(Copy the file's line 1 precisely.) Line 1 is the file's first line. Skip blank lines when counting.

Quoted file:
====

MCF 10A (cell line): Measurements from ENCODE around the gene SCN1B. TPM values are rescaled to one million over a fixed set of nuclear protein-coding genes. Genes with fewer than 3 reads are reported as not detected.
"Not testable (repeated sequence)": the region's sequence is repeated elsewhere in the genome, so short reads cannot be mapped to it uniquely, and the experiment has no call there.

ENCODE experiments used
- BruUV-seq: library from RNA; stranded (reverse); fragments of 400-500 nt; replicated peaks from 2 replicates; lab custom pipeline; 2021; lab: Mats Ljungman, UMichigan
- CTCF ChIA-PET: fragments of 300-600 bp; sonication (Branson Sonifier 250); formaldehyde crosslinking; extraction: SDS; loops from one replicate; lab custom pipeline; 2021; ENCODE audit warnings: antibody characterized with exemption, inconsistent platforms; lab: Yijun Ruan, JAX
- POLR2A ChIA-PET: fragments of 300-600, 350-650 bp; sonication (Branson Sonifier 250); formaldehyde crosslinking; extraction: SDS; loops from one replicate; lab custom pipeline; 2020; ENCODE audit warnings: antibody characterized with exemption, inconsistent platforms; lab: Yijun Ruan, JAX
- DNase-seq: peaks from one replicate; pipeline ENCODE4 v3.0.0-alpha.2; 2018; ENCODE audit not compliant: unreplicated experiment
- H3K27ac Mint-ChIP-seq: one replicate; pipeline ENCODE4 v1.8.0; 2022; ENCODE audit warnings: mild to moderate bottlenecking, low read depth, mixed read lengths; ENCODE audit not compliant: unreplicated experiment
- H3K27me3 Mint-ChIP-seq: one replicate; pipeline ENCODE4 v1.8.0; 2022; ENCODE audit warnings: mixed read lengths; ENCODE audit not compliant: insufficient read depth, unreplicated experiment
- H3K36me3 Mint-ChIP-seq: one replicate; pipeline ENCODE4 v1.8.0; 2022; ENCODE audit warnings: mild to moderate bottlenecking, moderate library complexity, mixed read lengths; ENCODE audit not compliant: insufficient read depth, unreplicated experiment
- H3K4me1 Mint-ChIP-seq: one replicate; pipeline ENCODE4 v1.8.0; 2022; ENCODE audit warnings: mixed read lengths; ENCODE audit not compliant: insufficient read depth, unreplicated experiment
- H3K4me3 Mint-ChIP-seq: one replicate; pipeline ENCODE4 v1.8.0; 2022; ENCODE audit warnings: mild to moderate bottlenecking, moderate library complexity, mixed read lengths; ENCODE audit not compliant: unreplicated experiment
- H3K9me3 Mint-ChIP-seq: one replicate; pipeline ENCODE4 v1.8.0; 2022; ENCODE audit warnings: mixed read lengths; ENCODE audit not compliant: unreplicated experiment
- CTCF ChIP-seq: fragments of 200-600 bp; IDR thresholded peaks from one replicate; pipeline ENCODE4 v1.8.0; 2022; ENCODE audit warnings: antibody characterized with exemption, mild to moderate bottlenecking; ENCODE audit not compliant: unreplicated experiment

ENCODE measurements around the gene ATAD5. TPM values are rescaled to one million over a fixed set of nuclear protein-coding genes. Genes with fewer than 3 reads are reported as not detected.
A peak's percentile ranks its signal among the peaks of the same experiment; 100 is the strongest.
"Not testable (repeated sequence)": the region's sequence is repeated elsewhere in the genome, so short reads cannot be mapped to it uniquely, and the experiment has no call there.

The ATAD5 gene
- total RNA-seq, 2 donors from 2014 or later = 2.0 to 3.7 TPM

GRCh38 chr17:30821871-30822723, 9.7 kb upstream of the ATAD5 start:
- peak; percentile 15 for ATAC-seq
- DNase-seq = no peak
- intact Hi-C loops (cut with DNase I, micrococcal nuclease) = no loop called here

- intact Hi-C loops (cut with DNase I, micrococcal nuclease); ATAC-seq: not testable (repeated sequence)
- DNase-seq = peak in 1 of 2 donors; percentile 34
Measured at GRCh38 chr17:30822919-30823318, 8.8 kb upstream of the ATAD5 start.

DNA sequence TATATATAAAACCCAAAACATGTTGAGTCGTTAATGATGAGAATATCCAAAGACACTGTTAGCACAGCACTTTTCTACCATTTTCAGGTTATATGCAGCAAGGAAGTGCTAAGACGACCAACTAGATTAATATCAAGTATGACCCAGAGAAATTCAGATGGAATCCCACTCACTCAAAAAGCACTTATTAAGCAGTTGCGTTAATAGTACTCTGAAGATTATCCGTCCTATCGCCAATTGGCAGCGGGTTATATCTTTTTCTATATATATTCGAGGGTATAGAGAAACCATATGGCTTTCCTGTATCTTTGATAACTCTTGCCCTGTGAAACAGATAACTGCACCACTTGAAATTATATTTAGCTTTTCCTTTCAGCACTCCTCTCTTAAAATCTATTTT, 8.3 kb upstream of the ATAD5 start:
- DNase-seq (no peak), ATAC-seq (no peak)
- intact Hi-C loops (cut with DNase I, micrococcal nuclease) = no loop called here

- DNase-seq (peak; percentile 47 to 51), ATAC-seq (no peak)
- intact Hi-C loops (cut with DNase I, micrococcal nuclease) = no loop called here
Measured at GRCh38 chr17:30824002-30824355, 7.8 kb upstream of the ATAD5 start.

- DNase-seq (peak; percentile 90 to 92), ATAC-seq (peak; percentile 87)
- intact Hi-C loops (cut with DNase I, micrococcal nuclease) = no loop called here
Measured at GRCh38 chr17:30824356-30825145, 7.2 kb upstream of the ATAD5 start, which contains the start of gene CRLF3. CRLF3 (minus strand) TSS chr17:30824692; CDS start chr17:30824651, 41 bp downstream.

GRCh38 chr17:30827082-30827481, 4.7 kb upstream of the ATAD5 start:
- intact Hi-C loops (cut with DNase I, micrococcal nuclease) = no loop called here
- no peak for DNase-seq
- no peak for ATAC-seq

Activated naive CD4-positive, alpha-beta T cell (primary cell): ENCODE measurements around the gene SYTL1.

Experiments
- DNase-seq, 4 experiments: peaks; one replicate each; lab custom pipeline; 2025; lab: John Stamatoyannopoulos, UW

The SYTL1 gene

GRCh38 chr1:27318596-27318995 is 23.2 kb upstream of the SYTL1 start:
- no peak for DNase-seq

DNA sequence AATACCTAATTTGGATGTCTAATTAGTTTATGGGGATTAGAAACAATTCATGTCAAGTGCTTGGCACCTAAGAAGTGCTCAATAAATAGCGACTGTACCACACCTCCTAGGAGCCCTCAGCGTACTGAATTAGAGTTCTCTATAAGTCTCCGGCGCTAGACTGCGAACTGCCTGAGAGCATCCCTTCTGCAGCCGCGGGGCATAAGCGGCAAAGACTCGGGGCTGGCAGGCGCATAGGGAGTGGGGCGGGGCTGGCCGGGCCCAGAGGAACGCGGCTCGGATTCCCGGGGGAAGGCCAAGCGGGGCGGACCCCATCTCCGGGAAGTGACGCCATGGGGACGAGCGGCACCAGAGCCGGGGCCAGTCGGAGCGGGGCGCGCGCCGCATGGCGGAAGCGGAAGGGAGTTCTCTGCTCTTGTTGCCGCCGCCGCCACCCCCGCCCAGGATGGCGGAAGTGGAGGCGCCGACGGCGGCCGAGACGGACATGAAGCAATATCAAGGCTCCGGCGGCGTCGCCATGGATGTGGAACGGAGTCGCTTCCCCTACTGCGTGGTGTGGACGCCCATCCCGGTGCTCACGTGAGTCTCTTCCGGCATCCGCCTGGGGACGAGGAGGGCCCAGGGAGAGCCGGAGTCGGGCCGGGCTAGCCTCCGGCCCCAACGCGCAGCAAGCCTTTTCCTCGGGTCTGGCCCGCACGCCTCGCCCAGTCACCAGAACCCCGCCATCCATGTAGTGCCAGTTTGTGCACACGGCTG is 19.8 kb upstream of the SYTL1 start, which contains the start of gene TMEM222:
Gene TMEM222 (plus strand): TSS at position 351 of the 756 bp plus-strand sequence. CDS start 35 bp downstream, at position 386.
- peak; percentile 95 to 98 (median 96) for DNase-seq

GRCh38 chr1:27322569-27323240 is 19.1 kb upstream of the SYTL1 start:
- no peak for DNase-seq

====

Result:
MCF 10A (cell line): Measurements from ENCODE around the gene SCN1B. TPM values are rescaled to one million over a fixed set of nuclear protein-coding genes. Genes with fewer than 3 reads are reported as not detected.